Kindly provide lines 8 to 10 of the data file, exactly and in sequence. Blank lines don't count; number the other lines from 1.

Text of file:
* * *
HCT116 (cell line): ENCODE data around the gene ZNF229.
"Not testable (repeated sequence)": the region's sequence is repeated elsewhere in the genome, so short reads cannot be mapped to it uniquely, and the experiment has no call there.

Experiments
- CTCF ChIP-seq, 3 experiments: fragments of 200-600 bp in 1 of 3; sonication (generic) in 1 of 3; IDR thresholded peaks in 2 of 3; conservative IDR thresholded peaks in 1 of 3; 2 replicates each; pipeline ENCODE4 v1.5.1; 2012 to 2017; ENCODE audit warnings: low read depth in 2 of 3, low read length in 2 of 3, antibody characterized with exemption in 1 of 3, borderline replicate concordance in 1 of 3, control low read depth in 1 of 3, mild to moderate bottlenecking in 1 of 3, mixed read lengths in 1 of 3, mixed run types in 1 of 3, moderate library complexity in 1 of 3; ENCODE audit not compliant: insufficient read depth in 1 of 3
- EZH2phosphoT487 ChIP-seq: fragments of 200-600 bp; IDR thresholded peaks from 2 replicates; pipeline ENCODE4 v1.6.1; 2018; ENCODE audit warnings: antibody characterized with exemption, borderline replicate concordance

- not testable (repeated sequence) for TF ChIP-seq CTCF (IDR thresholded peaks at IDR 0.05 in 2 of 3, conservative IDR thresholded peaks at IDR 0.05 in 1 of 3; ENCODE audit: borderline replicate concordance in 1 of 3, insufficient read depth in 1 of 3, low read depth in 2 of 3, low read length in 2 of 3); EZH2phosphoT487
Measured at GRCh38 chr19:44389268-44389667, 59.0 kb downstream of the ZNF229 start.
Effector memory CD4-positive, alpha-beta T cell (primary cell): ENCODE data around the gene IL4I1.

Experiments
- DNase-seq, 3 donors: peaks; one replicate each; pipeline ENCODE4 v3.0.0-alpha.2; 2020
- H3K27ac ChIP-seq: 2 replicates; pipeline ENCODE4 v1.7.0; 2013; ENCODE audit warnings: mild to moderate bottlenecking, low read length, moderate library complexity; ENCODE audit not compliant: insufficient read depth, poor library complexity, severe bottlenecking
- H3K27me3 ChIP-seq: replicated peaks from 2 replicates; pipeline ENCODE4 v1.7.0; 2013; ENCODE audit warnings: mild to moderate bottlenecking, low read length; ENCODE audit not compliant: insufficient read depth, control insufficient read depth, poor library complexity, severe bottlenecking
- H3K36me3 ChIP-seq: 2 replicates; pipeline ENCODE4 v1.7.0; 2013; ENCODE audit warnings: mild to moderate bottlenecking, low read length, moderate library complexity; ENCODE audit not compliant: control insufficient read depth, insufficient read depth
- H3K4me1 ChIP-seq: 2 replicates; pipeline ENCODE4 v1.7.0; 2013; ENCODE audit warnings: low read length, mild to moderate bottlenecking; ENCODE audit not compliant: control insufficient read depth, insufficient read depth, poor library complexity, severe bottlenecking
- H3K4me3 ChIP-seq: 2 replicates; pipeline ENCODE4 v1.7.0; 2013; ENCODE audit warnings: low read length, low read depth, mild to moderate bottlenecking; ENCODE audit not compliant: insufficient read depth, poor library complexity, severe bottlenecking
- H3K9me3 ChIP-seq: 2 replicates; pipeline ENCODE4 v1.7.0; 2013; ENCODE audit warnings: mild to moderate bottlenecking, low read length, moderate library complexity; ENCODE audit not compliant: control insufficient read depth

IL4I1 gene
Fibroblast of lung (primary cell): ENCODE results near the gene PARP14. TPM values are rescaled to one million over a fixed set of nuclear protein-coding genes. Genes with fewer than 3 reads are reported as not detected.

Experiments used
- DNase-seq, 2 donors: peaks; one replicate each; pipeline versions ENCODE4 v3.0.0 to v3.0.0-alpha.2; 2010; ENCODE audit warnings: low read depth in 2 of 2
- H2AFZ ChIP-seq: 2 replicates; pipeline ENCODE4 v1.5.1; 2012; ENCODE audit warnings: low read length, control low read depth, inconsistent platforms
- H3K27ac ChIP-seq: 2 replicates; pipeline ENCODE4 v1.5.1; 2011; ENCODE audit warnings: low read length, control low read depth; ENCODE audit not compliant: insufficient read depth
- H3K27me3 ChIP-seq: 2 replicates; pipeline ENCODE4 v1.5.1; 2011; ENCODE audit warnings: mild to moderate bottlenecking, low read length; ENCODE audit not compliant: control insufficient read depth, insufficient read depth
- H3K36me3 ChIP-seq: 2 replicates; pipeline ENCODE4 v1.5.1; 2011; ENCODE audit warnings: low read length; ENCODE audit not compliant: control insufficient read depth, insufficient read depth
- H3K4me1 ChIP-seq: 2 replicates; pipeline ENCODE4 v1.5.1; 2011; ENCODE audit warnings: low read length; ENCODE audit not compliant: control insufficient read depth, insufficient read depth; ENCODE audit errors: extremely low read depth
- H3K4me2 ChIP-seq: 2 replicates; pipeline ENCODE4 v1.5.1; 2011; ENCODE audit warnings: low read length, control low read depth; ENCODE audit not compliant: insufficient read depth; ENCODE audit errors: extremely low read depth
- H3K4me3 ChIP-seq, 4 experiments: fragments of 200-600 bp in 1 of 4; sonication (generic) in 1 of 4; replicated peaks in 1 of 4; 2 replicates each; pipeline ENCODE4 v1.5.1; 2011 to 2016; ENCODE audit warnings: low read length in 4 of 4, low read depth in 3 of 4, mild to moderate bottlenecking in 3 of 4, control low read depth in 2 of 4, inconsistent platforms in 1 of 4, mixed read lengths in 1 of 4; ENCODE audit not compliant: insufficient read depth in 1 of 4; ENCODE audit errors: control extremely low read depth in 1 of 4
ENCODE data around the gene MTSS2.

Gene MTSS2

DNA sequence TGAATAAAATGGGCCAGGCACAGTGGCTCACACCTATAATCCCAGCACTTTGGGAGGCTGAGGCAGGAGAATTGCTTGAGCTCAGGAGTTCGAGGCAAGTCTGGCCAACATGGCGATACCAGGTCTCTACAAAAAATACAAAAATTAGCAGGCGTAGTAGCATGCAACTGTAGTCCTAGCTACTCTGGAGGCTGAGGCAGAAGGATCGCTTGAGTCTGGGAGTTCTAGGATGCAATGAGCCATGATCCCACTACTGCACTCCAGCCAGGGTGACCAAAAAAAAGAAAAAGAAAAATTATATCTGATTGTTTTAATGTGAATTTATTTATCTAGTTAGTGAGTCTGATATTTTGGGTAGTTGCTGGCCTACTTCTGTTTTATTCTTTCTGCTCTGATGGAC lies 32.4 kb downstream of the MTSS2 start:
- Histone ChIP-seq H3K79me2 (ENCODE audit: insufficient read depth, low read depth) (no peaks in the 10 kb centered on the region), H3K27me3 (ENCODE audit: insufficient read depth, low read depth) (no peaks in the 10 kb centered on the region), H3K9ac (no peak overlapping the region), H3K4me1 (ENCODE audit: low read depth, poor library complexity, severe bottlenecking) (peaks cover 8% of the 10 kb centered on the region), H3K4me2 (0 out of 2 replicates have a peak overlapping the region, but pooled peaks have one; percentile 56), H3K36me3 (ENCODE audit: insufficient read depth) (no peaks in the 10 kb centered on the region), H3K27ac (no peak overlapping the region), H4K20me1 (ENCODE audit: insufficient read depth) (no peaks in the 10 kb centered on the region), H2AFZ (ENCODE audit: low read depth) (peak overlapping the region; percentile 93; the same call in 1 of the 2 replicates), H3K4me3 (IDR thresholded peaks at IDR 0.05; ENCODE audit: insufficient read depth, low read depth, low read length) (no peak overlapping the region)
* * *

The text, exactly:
Effector memory CD4-positive, alpha-beta T cell (primary cell): ENCODE data around the gene IL4I1.

Experiments
- DNase-seq, 3 donors: peaks; one replicate each; pipeline ENCODE4 v3.0.0-alpha.2; 2020